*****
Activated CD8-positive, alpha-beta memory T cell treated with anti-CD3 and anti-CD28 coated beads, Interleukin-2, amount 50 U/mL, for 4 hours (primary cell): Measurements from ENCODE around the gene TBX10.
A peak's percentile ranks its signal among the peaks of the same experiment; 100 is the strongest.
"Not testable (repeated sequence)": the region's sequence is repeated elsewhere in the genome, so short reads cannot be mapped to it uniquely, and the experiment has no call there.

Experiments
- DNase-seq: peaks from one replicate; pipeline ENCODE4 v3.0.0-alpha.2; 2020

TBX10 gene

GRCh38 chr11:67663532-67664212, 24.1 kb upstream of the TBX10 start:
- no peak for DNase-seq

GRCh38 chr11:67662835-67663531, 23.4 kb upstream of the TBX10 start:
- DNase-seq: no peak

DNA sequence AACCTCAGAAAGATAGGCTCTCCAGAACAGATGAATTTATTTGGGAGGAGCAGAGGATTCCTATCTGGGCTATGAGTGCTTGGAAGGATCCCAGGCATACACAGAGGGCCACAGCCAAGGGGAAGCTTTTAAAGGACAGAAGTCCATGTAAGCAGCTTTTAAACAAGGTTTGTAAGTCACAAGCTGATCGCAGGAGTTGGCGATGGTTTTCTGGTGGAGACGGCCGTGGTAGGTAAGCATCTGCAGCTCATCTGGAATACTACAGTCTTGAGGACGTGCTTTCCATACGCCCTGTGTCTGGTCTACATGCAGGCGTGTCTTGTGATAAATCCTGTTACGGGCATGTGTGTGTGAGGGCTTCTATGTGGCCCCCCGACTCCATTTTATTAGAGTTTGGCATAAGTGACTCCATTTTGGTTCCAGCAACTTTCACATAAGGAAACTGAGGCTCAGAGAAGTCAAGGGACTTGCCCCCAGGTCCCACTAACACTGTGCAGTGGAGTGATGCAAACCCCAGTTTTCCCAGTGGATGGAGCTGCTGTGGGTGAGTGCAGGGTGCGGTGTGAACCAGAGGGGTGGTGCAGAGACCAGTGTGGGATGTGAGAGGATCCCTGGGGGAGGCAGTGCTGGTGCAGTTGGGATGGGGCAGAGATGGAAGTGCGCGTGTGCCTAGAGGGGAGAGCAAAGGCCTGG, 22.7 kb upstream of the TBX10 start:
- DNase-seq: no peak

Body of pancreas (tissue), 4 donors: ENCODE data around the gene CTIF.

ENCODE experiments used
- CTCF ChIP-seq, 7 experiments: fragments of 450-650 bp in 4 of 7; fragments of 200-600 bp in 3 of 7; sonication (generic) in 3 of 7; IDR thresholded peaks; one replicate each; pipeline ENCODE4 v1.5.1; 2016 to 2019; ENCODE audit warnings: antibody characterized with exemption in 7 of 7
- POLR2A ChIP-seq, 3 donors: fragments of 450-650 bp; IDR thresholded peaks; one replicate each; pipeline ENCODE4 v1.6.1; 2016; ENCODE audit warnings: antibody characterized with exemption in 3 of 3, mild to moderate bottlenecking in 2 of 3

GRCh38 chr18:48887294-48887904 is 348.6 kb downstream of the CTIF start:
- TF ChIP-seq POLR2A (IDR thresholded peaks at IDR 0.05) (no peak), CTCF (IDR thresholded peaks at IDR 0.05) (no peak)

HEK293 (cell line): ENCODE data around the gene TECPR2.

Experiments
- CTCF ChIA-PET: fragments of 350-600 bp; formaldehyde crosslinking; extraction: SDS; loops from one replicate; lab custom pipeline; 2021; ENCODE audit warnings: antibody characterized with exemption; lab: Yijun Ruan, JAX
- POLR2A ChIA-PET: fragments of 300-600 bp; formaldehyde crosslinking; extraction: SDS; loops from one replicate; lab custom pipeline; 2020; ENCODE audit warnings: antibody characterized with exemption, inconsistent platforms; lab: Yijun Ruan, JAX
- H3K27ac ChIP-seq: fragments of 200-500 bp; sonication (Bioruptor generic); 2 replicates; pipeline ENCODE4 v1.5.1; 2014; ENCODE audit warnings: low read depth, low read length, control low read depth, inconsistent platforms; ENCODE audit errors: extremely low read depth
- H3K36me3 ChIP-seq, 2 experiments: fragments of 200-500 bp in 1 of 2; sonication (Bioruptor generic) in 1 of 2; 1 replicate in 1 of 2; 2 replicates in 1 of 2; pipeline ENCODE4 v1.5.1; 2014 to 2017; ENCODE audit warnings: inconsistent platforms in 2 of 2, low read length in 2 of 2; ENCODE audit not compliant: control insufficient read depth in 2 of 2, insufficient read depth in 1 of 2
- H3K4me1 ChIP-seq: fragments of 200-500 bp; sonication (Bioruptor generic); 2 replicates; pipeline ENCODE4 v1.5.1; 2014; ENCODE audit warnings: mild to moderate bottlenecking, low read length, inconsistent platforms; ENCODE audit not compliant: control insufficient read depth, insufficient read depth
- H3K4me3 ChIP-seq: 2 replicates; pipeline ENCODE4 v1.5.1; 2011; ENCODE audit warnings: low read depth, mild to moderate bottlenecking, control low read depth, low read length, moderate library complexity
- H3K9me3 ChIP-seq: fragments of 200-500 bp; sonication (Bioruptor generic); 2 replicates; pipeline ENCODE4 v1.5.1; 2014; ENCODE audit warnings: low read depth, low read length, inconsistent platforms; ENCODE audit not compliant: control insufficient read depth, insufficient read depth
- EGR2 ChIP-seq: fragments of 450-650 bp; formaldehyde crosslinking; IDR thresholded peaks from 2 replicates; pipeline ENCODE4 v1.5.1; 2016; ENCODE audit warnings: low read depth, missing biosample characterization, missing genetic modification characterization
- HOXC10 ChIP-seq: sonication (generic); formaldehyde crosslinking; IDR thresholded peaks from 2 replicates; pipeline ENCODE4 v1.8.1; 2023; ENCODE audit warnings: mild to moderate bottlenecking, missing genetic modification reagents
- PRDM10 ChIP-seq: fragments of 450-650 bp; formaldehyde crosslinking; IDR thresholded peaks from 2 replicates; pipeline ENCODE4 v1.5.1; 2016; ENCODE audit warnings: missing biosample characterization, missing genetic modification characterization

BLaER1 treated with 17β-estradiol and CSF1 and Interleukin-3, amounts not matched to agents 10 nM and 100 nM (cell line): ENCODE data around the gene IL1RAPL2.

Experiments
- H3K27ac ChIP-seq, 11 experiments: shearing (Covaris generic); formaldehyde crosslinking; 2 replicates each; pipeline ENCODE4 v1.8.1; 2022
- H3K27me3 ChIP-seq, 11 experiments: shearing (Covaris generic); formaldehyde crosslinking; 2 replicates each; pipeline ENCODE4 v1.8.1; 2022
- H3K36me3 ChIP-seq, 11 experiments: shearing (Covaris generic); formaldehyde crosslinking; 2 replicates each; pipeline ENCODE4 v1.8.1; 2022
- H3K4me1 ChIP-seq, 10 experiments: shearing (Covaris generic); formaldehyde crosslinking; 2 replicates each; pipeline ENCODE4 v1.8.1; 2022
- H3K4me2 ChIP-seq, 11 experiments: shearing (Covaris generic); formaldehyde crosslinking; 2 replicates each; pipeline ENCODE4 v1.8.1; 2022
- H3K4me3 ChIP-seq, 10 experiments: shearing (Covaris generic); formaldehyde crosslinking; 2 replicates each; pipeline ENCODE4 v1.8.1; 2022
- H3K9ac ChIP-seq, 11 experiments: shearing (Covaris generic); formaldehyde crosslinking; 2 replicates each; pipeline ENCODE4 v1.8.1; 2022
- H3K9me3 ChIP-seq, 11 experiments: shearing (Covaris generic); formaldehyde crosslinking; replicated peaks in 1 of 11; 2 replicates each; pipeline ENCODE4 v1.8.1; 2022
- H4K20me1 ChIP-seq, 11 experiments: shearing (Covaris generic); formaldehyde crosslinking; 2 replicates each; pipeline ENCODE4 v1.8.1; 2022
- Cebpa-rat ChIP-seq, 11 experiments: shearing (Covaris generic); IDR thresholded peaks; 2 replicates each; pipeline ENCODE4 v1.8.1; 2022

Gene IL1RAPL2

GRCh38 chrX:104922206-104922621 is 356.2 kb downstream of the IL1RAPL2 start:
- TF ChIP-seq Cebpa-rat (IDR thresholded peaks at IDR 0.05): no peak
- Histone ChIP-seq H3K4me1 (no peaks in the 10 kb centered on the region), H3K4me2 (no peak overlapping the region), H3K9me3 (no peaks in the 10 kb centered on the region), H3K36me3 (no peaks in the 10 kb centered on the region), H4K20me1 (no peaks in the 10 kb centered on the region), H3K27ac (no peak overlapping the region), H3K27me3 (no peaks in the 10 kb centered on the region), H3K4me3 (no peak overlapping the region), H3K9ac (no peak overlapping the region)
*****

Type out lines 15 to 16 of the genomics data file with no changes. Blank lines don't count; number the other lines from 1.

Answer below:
- CTCF ChIP-seq, 7 experiments: fragments of 450-650 bp in 4 of 7; fragments of 200-600 bp in 3 of 7; sonication (generic) in 3 of 7; IDR thresholded peaks; one replicate each; pipeline ENCODE4 v1.5.1; 2016 to 2019; ENCODE audit warnings: antibody characterized with exemption in 7 of 7
- POLR2A ChIP-seq, 3 donors: fragments of 450-650 bp; IDR thresholded peaks; one replicate each; pipeline ENCODE4 v1.6.1; 2016; ENCODE audit warnings: antibody characterized with exemption in 3 of 3, mild to moderate bottlenecking in 2 of 3